Sverdlov claimed that it is very unlikely that naturally circulating EVs transfer a significant part of information through RNA in vivo at long distances in physiological states [18]. He argued that the best candidates for information transfer would be self-amplifying (e.g., mRNA) and/or have a regulatory function (e.g., a transcription factor, a miRNA). At the time, he made the hypothesis that RNA inside EVs was not subject to strong selection. Baglio et al. [19] and other groups found that most RNA in various types of EVs (from tumor, MSCs, immune cells and serum, isolated by various methods (ultra)-centrifugation or affinity column) were small <400 nucleotides (nt) long RNA [20][21][22][23]. Among them, most are tRNAs (that can hardly be expected to have an effect) and miRNA only constituted ∼0.9% [24] of RNA reads. Although the miRNA are relatively enriched (∼10 fold compared to cell RNA4), enrichment may largely be due to the nonspecific size selection biased to the smaller sizes such as tRNAs. As an example, 16 S RNA (1,6 kB), a typical medium-size RNA has a hydrodynamic diameter of ∼30 nm [25], whereas miRNA (20–83 nts) have a cylinder shape with a 2 nm diameter and a 7–20 nm length. mRNA encapsulation inside EVs also depends on their local concentration around EV formation sites, as well as mRNA interaction with membrane lipids and proteins [26]. Before being functional, miRNA are getting through the pri- and pre-miRNA state. To be potentially active if they get to the target cell cytosol, miRNA needs either (i) to be not yet associated with Ago2 to form the RISC complex but still able to bind to it (i.e., being pri- or pre-miRNA) and therefore they would be able to bind it later on in the recipient cell cytosol or (ii) to already be associated with the RISC complex as a miRNA, a state in which they can exert their silencing activity directly. Importantly, association of miRNA to the RISC complex allows them to be much more stable than if left alone where it can be rapidly degraded by nuclease, in particular in the context of EV travel through endosomes (containing nucleases) in the target cell.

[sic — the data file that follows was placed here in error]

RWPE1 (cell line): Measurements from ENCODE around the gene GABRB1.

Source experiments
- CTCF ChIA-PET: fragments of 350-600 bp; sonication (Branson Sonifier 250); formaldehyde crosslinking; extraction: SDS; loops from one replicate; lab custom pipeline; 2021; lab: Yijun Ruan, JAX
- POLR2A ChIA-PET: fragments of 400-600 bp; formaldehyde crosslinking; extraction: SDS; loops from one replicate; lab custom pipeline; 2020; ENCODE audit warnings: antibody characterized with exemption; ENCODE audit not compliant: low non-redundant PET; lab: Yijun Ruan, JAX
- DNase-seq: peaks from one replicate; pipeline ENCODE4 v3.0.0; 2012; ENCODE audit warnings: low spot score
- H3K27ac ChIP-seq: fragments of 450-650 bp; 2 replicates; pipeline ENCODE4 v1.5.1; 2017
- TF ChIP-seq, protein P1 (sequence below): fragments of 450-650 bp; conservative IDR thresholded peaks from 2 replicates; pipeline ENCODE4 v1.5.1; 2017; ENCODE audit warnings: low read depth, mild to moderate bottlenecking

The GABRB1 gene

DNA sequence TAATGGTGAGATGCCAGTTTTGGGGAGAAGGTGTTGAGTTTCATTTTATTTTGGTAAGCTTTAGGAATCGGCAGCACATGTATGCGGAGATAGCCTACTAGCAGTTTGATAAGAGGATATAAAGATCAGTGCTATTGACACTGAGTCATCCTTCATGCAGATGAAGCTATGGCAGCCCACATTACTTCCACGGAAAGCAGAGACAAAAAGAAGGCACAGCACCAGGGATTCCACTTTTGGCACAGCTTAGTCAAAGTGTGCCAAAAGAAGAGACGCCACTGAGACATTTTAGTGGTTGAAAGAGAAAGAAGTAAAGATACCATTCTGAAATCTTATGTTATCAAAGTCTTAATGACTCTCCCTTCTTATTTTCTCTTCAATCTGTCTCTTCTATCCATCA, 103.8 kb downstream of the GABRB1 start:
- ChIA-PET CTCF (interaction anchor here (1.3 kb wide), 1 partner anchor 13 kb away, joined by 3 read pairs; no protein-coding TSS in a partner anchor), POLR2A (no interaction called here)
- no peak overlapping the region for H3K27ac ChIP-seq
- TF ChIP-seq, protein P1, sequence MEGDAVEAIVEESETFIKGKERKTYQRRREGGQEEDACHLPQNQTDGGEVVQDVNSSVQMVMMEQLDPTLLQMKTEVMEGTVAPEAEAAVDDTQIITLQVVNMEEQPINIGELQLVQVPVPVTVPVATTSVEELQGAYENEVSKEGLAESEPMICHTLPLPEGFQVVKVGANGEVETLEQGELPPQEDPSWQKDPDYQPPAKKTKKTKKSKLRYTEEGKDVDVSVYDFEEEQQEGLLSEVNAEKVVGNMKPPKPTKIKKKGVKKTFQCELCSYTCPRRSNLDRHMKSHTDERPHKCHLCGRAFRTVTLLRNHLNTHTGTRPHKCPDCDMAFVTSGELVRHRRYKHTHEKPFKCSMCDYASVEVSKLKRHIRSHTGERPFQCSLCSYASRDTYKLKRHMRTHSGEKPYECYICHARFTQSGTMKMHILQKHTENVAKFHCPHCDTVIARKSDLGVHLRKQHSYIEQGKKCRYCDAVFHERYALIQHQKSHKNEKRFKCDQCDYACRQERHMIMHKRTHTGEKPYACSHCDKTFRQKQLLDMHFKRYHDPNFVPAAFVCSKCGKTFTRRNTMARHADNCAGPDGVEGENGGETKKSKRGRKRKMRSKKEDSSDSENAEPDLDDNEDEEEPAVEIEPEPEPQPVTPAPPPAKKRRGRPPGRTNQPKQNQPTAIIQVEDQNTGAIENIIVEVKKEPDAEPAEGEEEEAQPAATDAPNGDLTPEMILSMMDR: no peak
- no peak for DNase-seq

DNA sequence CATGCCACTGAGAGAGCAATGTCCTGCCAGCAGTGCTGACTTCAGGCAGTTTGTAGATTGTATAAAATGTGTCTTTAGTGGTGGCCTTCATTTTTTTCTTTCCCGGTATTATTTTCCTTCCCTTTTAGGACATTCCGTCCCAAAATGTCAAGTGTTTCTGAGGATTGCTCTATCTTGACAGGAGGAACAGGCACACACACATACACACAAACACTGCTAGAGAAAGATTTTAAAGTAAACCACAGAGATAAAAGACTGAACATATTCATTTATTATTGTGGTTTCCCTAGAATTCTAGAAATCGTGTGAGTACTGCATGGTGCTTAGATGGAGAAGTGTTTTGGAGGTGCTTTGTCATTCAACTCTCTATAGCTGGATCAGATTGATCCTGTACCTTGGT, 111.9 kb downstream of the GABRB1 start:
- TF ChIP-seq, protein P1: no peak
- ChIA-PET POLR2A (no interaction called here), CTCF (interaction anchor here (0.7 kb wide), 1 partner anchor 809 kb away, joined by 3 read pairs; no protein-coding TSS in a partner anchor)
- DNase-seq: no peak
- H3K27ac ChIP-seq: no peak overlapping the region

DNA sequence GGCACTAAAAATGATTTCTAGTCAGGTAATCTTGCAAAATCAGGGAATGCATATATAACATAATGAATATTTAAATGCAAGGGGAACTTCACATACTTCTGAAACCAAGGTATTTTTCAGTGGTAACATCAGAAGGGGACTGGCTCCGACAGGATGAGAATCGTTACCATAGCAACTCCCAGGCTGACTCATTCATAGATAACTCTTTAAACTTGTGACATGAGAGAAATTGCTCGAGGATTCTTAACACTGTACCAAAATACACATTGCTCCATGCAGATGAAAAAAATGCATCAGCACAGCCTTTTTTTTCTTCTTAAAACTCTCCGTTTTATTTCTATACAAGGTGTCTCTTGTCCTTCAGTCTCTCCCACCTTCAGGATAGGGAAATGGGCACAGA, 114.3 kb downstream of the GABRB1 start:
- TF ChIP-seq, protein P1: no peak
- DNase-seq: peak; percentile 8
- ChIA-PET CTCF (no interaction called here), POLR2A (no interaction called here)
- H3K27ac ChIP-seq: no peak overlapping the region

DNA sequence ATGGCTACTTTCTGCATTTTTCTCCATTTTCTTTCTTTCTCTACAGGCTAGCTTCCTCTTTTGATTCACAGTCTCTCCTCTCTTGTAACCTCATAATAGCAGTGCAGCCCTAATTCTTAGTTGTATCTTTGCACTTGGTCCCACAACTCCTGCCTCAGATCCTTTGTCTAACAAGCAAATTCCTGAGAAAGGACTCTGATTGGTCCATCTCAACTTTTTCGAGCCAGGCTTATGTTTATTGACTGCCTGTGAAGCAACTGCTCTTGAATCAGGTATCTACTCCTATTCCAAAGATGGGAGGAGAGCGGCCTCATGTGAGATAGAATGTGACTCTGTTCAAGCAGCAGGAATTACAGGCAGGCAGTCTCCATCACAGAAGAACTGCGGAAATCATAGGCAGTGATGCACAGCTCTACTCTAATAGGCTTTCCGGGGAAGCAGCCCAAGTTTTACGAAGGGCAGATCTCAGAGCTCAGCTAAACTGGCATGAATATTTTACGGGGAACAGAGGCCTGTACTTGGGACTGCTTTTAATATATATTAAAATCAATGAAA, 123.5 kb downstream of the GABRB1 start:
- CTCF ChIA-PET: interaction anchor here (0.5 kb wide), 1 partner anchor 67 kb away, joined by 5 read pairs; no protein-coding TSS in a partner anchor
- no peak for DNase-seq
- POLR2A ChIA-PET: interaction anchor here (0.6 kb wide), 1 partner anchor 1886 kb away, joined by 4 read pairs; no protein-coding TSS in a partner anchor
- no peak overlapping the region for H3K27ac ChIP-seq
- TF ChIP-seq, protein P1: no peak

Sverdlov proposed a rough approximation of the maximal amount of RNA per EV if they are densely packed in EV of 100 nm diameter: ∼1600 RNA/EV for 1000-nt RNA and ∼6700 RNAs/EVs for 200 nts RNA. However, when measured by total RNA quantification [27], the number of RNA per EV was less than one in serum-derived EVs. Another team reported the presence of ∼7 µg of RNA per 1010 EVs dosed by bulk representing ∼6500 RNA molecules per EV [24], but the presence, as discussed by the authors, of contaminating surrounding extra-vesicular RNA may artificially enhance this number. As an example, once extra-vesicular RNA is removed from serum-derived EV preparations (using differential centrifugation and size-exclusion chromatography) only ∼2.5% of total miRNA remains in the serum-derived EV fraction [28][29][30][31][32][33]. Most of the time, purification strategies used are not allowing complete extra-vesicular RNA removal (in particular in serum where it represents a large fraction of RNA), therefore attribution of a particular effect to intra-vesicular EVs may be difficult. Quantitative results on the amount of miRNA per EVs estimates that most represented miRNA can hardly be found in 1 out of 100 exosomes (the range varies for each miRNA from one copy per 9 exosomes to one copy per 47,162 exosomes, mean of 1 copy per 121 exosomes using digital PCR, a reliable and sensitive quantitative method) [28]. Knowing that they detected 131 miRNA in total, the estimated miRNA per EV should be considered to be ∼1 per EV.